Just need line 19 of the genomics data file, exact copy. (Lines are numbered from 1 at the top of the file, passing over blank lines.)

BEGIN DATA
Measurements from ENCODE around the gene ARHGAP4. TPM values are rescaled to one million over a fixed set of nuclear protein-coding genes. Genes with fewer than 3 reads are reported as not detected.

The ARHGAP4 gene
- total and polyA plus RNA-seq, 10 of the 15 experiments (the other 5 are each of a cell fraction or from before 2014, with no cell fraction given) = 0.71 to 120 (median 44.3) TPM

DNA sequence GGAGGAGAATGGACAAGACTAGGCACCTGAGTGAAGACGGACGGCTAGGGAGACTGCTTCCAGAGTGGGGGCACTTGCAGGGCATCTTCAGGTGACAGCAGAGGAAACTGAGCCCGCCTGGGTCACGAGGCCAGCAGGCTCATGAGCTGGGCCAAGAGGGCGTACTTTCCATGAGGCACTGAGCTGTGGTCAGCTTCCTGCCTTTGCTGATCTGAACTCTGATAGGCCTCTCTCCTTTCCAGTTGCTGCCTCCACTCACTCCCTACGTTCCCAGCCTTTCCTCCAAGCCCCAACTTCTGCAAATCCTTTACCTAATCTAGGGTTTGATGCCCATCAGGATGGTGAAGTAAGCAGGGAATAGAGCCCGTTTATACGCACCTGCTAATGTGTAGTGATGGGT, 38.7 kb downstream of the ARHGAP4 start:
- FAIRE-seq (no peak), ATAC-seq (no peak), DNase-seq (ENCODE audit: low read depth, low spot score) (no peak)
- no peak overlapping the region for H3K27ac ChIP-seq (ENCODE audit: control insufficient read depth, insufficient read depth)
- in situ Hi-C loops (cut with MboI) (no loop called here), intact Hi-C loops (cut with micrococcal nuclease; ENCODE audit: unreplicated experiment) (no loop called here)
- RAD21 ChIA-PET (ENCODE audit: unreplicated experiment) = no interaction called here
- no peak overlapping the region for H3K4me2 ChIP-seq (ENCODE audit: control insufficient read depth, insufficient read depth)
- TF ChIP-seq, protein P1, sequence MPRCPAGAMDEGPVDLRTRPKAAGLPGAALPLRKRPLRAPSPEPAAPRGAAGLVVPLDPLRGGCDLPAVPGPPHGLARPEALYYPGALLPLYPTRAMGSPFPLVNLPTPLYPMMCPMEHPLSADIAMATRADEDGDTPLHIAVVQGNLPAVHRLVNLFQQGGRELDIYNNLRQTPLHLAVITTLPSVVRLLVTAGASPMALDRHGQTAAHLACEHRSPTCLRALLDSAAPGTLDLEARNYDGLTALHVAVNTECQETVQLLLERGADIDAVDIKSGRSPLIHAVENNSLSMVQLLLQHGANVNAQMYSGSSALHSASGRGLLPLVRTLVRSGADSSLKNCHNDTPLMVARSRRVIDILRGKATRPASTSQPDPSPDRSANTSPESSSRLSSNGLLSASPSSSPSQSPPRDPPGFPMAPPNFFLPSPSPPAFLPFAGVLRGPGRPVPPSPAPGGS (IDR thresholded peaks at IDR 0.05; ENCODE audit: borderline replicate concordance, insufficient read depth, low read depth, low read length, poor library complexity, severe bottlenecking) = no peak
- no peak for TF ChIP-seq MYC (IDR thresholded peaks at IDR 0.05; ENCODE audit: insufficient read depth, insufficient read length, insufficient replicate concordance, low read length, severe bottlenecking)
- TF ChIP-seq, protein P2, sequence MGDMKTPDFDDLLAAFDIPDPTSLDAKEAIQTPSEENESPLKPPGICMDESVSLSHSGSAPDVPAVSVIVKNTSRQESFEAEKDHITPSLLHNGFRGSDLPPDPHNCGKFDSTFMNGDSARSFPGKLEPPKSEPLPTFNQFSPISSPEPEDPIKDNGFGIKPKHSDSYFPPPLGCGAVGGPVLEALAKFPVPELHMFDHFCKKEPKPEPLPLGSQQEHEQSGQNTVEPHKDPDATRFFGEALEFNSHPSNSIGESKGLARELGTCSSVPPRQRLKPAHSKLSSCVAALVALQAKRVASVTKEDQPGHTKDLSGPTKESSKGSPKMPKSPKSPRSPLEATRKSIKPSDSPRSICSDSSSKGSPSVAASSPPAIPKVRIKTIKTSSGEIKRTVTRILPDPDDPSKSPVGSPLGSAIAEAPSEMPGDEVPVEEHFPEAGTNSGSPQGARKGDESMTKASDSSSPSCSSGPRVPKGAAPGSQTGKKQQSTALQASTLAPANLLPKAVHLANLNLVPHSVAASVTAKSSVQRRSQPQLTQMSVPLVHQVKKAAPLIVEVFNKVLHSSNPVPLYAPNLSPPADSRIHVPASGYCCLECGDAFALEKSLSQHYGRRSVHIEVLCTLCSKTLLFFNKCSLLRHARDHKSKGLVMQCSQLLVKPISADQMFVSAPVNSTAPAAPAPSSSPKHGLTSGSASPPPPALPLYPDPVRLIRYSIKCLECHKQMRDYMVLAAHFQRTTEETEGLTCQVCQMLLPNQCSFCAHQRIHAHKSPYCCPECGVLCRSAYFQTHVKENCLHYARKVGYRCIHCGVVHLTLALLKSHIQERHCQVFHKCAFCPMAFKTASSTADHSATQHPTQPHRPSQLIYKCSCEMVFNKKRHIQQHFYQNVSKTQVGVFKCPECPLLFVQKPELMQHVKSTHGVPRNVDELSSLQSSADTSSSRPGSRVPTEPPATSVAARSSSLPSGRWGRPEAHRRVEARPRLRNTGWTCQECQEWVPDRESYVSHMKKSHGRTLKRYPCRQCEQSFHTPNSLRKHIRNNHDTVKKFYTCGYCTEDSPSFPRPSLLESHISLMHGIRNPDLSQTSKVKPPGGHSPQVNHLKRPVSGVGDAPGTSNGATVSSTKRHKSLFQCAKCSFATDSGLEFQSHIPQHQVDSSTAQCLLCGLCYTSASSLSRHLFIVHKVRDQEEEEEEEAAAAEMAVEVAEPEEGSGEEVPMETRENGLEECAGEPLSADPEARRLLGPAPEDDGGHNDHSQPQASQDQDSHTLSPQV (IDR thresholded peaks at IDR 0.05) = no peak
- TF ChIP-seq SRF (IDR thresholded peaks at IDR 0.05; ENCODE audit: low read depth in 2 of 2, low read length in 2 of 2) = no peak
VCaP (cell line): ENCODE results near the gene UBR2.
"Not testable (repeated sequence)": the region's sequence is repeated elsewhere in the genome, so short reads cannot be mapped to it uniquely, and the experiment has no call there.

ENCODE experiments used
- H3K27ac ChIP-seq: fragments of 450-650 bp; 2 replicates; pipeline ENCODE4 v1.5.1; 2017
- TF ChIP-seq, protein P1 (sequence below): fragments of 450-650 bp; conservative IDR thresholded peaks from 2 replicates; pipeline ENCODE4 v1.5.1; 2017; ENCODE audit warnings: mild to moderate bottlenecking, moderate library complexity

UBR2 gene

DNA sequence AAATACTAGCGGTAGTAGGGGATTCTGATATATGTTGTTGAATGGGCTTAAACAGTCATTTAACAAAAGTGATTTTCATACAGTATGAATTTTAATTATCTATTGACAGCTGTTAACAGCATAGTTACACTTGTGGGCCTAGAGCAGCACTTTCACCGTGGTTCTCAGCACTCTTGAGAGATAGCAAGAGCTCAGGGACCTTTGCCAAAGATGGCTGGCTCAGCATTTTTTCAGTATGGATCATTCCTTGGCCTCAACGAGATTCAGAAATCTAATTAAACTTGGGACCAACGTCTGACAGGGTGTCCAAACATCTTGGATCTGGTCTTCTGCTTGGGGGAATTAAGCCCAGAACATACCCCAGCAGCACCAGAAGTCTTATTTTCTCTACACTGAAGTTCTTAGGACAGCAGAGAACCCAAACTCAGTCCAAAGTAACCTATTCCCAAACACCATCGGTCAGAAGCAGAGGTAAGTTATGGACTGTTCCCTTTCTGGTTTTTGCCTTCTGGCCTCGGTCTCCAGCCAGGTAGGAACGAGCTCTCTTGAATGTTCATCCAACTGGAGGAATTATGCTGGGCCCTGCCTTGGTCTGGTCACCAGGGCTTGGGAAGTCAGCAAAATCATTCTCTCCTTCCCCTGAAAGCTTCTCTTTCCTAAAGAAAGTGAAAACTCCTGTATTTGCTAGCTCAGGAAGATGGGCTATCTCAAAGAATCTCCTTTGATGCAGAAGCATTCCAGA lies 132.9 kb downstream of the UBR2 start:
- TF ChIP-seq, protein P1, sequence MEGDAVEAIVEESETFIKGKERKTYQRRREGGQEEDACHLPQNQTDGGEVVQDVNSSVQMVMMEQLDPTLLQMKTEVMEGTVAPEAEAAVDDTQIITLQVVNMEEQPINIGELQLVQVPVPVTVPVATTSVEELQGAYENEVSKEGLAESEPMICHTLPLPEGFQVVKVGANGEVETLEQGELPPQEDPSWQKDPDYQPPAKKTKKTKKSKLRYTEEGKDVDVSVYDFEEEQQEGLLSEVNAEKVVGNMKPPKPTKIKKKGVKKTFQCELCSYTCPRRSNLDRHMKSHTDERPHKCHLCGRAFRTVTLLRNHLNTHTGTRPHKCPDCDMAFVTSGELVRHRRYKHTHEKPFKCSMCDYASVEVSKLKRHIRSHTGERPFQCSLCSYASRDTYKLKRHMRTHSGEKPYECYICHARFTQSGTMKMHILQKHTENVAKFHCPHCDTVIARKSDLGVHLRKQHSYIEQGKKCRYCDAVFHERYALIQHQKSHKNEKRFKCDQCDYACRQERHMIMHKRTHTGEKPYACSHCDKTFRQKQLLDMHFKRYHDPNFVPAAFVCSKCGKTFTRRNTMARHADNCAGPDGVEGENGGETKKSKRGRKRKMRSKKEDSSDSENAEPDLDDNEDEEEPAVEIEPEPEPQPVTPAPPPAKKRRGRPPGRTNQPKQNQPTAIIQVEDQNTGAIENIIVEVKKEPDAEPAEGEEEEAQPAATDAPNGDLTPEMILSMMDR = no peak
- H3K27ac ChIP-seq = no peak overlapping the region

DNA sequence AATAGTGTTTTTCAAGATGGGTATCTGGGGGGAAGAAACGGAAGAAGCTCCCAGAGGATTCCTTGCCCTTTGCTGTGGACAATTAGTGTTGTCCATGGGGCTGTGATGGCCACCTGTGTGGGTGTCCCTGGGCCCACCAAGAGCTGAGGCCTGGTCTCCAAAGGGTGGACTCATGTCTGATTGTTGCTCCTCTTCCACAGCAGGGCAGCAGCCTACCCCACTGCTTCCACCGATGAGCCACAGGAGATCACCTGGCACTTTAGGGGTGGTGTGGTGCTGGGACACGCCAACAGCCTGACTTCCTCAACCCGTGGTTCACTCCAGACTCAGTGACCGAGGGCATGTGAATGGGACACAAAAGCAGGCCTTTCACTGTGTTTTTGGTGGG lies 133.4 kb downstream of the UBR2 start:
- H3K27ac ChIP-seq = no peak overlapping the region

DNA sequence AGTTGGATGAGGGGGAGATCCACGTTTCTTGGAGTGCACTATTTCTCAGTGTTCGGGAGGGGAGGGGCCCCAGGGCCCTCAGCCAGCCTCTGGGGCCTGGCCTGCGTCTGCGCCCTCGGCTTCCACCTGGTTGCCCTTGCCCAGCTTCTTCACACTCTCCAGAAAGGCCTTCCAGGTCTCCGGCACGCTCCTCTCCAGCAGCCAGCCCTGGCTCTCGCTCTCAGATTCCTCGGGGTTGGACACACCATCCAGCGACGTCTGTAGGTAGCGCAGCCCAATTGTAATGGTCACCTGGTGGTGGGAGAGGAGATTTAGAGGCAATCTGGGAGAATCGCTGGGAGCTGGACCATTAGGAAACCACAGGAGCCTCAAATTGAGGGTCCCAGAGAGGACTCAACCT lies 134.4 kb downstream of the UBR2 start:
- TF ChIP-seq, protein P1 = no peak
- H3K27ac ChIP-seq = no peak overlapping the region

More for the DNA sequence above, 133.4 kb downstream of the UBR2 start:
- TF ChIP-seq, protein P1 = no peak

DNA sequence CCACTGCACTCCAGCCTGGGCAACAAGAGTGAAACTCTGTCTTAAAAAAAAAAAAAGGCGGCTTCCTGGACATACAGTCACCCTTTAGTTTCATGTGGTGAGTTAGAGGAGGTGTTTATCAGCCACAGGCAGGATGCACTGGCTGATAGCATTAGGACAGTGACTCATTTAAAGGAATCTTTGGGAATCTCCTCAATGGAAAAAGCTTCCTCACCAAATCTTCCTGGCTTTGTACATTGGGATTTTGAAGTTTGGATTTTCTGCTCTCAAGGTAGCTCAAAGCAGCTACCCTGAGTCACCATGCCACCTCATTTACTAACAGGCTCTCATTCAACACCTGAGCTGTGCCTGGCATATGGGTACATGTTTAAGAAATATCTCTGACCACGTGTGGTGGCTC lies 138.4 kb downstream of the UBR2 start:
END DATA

UBR2 gene